Marine Fisheries and sea turtle center settle lawsuit
By SUSAN WEST
fisheries officials approved new gill net restrictions on Thursday,
April 13, that settle a lawsuit filed by the Karen Beasley Sea Turtle
Rescue and Rehabilitation Center in February.
The lawsuit had sought a ban on the use of all gill nets in state
waters, charging that state officials violated the federal Endangered
Species Act by allowing the use of fishing nets that could accidentally
capture sea turtle species given special protection under the act.
Rob Bizzell, chairman of the state Marine Fisheries Commission (MFC),
said the new rules are not a ban but would result in a significant
reduction in the amount of gill net gear used in North Carolina,
reducing the risk of turtle captures.
The new regulations went into effect Saturday, April 15, and apply
year-round to all gill nets with a mesh size between 4 and 6 1/2 inches
that are fished as set nets in internal coastal waters, with the
exception of Albemarle and Currituck Sounds. The rules also will not
apply in the Pamlico Sound Gill Net Restricted Area, an area in the
southeastern Pamlico Sound where large mesh flounder gill nets have
been managed under a special permit since 2000, during the September to
December 2010 season.
The rules do not apply to run-around, strike, or drop nets.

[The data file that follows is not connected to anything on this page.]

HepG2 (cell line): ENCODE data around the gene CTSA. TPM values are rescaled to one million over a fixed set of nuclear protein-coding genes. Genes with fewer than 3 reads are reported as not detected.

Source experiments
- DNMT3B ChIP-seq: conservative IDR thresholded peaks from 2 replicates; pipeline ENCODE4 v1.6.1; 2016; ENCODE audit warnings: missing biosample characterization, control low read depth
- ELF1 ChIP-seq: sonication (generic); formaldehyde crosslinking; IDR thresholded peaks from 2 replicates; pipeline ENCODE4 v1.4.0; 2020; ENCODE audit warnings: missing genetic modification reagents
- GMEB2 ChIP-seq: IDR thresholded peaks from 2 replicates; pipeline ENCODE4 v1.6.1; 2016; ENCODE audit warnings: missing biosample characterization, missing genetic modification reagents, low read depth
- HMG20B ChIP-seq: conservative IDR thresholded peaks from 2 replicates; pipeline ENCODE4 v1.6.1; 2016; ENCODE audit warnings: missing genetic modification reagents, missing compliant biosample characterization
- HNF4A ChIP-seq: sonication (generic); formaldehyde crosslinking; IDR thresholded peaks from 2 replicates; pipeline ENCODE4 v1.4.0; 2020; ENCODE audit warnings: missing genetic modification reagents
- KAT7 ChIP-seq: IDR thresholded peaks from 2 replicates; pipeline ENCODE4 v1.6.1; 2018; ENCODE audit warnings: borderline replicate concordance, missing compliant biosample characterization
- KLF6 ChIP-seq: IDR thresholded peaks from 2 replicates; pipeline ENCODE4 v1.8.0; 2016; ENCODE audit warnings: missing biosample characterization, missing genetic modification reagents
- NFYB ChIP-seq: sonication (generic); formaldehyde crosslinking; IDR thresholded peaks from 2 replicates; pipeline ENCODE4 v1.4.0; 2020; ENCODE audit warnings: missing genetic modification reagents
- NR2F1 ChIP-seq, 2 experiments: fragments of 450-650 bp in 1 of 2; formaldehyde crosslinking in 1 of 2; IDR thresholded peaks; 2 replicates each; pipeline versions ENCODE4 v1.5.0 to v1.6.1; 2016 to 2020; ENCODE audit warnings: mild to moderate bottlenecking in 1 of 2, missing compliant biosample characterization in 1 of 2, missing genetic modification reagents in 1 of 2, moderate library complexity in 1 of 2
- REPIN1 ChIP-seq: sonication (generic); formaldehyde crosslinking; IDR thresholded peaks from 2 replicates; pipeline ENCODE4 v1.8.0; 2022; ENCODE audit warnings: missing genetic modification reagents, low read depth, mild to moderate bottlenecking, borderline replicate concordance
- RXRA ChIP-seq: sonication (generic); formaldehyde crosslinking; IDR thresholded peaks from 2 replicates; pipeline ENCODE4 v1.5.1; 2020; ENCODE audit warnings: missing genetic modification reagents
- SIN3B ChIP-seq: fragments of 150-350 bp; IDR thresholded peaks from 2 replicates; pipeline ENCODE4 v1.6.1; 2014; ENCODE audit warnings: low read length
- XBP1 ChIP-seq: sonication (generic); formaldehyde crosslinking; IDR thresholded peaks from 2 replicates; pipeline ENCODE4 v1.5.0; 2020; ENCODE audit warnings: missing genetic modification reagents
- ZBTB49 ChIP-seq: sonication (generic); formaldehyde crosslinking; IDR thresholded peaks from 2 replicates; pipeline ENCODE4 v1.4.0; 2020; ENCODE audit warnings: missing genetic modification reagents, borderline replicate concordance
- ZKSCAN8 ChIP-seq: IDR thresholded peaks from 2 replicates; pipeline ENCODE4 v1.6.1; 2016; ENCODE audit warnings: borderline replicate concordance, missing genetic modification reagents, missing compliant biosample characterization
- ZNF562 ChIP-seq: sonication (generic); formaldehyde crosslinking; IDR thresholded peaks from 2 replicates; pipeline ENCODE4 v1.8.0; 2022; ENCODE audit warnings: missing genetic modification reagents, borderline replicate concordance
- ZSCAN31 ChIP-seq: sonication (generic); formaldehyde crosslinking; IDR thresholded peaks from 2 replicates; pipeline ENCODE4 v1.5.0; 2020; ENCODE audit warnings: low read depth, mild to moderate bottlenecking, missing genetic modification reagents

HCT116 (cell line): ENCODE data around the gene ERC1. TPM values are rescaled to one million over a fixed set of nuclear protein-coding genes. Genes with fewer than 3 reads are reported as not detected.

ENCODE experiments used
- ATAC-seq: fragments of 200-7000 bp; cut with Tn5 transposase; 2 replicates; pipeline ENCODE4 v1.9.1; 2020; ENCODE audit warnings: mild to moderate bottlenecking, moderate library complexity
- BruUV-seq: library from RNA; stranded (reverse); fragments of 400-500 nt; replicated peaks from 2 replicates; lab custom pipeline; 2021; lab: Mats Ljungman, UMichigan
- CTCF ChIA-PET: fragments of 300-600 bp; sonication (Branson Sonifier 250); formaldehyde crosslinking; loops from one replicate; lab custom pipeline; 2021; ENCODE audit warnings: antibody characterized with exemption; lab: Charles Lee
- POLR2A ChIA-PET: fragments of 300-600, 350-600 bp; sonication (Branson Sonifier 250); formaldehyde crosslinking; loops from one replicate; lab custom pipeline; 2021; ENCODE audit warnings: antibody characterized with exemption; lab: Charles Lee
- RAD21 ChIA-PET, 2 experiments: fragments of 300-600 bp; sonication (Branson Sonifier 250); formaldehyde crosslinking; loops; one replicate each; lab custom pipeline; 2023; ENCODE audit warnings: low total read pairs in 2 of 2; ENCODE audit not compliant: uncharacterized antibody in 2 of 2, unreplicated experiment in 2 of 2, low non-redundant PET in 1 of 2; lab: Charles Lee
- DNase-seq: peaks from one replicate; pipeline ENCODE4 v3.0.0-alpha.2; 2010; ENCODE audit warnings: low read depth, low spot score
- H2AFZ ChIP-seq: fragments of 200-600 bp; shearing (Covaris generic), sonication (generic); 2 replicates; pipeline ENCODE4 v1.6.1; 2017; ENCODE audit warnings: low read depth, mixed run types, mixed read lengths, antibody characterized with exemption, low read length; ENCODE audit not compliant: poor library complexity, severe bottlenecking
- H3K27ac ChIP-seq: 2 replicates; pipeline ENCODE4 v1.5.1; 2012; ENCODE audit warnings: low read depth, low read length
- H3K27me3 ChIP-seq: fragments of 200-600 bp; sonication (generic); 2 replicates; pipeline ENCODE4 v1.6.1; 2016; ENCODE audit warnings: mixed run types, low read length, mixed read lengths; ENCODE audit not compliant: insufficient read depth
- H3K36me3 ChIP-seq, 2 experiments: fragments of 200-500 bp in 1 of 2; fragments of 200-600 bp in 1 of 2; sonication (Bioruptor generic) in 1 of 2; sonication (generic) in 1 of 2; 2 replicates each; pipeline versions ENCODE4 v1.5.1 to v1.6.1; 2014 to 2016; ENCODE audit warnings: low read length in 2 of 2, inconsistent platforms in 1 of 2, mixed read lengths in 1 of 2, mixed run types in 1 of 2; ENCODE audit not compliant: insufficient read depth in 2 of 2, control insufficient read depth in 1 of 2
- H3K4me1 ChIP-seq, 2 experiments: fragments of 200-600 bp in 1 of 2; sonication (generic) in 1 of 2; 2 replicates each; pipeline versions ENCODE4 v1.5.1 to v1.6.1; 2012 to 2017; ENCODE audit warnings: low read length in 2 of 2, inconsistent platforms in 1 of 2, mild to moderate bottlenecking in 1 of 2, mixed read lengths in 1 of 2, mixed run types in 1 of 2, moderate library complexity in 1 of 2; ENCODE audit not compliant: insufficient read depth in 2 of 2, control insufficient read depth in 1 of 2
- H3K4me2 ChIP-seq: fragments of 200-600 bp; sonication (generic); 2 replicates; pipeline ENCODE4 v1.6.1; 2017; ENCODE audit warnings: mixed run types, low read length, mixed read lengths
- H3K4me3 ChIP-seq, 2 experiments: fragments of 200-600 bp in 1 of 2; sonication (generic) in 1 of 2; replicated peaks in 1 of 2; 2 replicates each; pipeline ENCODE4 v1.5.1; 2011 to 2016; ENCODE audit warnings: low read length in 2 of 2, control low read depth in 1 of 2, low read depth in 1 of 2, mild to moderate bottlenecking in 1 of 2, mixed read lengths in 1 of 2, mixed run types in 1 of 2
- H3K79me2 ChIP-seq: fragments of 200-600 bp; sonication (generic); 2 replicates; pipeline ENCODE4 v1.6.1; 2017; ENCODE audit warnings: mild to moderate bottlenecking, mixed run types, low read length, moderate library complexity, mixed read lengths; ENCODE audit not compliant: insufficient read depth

The regulations restrict sets to weeknights, limit total yardage to
2,000 yards or less, limit shots to 100 yards with 25-yard spacing,
restrict net height, require lead core or leaded bottom lines, and
prohibit most floats and buoys.
“Fishermen will be hammered right smart by these regulations,” said MFC
member Bradley Styron from his Cedar Island home Saturday.
He speculated that some fishermen are likely to quit the fishery
But Styron said the rules, approved unanimously by the MFC Thursday,
were the only option that emerged during negotiations with the Beasley
Center that would allow fishermen to continue to use gill nets.
He said Jean Beasley, executive director of the center, worked hard to
help craft a solution that would allow fishing while also protecting
The settlement also requires expanded observer coverage on fishing
boats and creation of a permanent sea turtle advisory committee.
Styron cautioned that the gill net rules could be strengthened at any
time and said it was still unclear whether the new regulations would
satisfy federal requirements for an Endangered Species Act Section 10
Permit. Without the permit, any capture of turtles in fishing
nets in the state is illegal, even if the turtles are released alive
“This isn’t an issue that is going to disappear. We need to
figure out innovative ways to work with turtle populations that are
increasing,” Styron said.